$28,280 Later, An Atheist Has Ended His Fundraiser for a Christian Charity That Won’t Take His Cash August 26, 2016

$28,280 Later, An Atheist Has Ended His Fundraiser for a Christian Charity That Won’t Take His Cash

It seems like the story of an atheist donating to a Baptist-run children’s charity is coming to an end.

Last we heard, after the Murrow Indian Children’s Home rejected a $100 donation from Matt Wilbourn on behalf of the Muskogee Atheist Community (which he and his wife Keli co-founded) saying “it would go against everything they believe in,” he raised even more money on GoFundMe just to see if there was an amount they would eventually accept.

Matt and Keli Wilbourn
Matt and Keli Wilbourn

The Children’s Home leadership eventually rejected an astonishing amount of money — roughly $25,000 — all because it was coming on behalf of an atheist organization and they didn’t want to publicly recognize it.

From the very beginning, Matt had said if the Children’s Home continued to reject the money, he would give it to Camp Quest instead. And that’s what he announced yesterday, saying that the bulk of the funds would go to Camp Quest Oklahoma.

All except $5,000, which he said he would give to the Children’s Home, whether they liked it or not, because he didn’t want to screw over the kids just because the charity is run by bigots. (My words.)

Last night, Matt closed his fundraiser. It topped off at $28,280.

The abrupt end came as a surprise to me since Matt had said he would let the fundraiser continue indefinitely, but when I asked him about it, his response made a lot of sense:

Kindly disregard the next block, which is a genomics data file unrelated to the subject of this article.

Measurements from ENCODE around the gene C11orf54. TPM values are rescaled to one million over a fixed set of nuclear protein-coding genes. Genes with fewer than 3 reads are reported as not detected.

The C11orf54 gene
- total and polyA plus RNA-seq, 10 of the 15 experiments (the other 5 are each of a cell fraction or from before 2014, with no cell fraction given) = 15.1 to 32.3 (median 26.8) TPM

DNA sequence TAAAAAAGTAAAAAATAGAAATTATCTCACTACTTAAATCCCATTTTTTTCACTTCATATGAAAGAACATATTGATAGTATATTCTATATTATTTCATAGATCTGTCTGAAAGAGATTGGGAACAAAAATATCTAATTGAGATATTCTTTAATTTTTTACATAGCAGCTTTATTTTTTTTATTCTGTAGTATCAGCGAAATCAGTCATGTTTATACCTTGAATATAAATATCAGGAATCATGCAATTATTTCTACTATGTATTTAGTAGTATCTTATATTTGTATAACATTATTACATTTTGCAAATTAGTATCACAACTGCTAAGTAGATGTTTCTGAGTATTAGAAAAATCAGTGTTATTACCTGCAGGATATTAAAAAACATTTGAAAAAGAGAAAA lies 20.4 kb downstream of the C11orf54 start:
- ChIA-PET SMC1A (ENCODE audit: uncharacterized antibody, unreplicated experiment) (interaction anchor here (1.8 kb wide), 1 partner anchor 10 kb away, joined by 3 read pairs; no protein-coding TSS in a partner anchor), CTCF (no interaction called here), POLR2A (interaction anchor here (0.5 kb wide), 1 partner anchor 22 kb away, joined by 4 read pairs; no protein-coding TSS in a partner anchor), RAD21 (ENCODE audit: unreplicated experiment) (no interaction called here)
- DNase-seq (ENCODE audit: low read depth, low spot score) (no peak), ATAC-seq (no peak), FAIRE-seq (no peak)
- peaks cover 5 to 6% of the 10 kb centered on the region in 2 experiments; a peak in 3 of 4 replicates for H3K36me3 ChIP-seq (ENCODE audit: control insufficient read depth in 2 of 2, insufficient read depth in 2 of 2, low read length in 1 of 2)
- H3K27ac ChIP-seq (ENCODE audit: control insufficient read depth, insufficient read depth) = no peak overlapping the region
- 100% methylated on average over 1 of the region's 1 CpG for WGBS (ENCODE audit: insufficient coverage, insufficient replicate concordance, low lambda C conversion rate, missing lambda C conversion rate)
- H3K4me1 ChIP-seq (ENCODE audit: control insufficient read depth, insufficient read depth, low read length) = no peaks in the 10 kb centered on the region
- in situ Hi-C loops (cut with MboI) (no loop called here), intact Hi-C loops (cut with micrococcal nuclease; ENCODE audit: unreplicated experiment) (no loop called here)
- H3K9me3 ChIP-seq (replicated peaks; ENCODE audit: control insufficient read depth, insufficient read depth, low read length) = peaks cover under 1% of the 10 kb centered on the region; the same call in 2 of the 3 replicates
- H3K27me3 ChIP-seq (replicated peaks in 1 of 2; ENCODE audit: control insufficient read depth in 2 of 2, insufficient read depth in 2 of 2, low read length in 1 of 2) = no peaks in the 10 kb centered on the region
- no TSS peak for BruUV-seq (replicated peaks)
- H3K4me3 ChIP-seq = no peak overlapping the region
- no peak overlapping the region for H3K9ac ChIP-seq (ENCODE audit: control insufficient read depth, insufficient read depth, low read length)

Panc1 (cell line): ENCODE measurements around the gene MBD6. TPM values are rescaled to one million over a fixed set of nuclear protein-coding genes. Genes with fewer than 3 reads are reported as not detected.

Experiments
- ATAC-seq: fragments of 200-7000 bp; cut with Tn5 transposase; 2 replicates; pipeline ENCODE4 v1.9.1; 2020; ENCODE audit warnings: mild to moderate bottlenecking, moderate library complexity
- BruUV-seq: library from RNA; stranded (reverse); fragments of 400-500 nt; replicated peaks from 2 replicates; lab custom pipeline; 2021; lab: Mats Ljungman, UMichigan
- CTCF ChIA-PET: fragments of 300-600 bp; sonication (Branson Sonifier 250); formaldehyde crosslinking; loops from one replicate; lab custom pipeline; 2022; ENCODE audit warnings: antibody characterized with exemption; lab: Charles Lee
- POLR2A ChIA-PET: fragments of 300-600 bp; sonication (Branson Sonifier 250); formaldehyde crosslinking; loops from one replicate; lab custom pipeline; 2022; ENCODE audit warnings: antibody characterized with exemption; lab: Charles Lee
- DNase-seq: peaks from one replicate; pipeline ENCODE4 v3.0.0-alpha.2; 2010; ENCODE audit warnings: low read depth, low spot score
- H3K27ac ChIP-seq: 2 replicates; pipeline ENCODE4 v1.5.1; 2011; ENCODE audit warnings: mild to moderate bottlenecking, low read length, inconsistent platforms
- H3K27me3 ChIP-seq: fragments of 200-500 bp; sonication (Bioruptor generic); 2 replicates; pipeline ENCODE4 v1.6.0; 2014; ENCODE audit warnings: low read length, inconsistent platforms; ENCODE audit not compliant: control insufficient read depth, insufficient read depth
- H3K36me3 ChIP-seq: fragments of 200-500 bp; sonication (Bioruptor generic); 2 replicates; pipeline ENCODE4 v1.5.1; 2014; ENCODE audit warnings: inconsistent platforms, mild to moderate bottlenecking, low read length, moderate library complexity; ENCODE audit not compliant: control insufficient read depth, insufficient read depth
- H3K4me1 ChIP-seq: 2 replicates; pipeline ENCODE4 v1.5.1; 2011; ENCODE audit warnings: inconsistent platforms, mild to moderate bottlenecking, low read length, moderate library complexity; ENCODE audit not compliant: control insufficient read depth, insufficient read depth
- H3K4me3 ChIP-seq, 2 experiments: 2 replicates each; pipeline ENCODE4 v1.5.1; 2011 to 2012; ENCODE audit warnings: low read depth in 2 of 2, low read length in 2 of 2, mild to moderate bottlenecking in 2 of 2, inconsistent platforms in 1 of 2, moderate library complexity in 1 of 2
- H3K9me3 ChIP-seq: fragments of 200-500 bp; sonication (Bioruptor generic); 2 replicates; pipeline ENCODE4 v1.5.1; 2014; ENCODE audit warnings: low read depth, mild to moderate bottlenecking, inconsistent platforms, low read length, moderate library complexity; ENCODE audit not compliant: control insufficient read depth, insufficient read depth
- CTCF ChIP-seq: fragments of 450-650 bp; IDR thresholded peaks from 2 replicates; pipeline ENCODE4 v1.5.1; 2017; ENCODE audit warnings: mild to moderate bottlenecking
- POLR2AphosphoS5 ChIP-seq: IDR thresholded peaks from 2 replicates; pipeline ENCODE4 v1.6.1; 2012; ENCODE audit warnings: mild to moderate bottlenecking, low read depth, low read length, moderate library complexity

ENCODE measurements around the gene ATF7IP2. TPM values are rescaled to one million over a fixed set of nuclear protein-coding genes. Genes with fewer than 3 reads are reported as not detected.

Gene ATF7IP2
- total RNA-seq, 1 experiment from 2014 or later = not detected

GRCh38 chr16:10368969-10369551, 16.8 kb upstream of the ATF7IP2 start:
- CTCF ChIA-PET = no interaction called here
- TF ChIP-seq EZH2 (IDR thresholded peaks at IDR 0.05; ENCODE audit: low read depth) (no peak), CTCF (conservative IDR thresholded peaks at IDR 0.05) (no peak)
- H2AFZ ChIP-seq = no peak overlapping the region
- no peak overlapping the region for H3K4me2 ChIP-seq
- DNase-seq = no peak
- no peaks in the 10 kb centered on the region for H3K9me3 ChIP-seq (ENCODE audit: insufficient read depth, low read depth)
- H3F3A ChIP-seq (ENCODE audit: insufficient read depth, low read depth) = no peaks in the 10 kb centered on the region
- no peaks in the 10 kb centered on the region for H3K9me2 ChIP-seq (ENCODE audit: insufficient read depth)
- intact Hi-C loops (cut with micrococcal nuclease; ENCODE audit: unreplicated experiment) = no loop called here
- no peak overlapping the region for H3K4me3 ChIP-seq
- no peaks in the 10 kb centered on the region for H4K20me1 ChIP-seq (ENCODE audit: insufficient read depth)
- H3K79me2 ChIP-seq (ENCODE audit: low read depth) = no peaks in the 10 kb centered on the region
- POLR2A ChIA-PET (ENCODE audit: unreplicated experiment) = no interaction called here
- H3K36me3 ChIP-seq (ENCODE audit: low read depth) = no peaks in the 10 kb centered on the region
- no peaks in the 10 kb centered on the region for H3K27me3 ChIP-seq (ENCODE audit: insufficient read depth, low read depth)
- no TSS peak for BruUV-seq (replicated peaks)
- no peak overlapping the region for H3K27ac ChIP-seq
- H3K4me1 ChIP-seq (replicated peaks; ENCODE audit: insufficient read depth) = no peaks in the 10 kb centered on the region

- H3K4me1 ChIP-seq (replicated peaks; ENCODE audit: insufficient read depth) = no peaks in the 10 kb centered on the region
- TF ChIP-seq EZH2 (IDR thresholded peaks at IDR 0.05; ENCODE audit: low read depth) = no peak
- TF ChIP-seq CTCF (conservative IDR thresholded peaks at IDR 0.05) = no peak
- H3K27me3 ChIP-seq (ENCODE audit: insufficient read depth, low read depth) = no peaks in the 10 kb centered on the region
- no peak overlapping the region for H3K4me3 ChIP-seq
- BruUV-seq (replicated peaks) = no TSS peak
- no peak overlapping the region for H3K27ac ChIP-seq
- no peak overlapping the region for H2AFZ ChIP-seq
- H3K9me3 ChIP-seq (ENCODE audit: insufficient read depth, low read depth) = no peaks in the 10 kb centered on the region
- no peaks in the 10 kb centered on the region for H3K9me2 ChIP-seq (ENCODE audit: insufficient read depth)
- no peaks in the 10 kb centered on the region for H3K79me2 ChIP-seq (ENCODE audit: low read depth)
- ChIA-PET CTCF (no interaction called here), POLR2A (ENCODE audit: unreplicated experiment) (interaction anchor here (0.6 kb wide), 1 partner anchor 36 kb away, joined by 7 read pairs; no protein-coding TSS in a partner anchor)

This has become way more than two people can handle. It’s taken my focus away from school and work. The amount is way higher than what we originally had anticipated. I think everyone will be happy and if they’re not, that’s too bad.

As someone who has promoted fundraisers that got out of control, I get that feeling. (Hell, the guy who created Flappy Bird shut it down because he was making too much money and it all became overwhelming — and that had nothing to do with charity.)

It’s safe to say Matt’s point has been made: There are some Christians who will refuse to help children if it means accepting the kindness of atheists.

Yesterday, Matt posted an image of the $100 bill that the Children’s Home sent back to him. It cost them $6.47 to do it.


Matt wrote, “We will now be sure to donate $5,106.47 to the Murrow Home.” He’ll do it anonymously. But if they don’t keep the money, he’ll just ask a local church to be the conduit.

Who knew it’d be this much work to give away nearly $30,000?

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